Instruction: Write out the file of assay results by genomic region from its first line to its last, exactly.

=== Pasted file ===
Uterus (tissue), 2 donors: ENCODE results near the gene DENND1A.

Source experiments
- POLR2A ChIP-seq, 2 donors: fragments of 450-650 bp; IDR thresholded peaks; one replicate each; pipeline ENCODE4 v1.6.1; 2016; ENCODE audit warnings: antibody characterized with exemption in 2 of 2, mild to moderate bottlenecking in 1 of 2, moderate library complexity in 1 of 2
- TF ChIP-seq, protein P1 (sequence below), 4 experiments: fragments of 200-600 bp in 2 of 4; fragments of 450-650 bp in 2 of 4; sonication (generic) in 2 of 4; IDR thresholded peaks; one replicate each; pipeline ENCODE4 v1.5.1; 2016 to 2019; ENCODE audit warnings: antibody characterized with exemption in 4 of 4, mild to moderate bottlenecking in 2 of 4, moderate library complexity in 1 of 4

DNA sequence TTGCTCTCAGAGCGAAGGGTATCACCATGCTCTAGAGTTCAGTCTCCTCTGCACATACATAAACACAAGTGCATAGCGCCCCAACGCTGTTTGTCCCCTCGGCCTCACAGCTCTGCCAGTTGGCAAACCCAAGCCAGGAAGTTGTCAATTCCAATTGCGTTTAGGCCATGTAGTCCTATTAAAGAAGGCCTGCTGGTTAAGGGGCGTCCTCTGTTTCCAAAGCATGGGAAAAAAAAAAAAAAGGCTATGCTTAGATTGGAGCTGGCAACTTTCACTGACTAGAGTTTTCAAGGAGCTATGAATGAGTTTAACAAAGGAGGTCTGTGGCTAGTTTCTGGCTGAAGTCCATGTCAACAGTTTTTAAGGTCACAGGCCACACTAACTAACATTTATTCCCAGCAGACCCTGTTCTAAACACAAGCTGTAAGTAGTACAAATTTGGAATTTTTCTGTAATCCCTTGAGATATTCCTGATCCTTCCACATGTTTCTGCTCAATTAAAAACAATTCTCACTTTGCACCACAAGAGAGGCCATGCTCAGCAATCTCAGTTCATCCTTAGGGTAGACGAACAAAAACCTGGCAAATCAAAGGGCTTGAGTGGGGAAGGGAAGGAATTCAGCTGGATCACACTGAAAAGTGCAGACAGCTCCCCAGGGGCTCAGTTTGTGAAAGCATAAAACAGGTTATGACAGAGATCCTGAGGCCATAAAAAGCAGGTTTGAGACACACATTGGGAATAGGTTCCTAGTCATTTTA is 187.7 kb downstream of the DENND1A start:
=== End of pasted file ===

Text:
Uterus (tissue), 2 donors: ENCODE results near the gene DENND1A.

Source experiments
- POLR2A ChIP-seq, 2 donors: fragments of 450-650 bp; IDR thresholded peaks; one replicate each; pipeline ENCODE4 v1.6.1; 2016; ENCODE audit warnings: antibody characterized with exemption in 2 of 2, mild to moderate bottlenecking in 1 of 2, moderate library complexity in 1 of 2
- TF ChIP-seq, protein P1 (sequence below), 4 experiments: fragments of 200-600 bp in 2 of 4; fragments of 450-650 bp in 2 of 4; sonication (generic) in 2 of 4; IDR thresholded peaks; one replicate each; pipeline ENCODE4 v1.5.1; 2016 to 2019; ENCODE audit warnings: antibody characterized with exemption in 4 of 4, mild to moderate bottlenecking in 2 of 4, moderate library complexity in 1 of 4

DNA sequence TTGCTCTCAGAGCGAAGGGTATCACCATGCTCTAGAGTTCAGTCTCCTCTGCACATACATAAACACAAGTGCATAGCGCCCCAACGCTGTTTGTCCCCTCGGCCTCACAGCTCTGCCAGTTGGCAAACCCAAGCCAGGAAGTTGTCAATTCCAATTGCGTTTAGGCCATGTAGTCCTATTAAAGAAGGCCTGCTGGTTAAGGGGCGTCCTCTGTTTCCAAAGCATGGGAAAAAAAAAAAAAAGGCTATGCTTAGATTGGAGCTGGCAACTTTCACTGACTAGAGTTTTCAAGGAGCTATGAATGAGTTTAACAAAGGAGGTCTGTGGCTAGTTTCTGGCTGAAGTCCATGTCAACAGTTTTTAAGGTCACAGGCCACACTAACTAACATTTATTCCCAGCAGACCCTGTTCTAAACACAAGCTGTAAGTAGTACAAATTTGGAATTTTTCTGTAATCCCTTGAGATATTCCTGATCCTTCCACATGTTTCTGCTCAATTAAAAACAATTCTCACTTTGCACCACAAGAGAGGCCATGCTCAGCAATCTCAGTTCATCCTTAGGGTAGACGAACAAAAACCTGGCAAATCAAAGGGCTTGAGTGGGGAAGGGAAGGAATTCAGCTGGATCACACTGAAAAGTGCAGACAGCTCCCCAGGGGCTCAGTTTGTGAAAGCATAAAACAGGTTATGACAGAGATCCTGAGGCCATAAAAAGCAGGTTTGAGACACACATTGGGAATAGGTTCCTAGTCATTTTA is 187.7 kb downstream of the DENND1A start: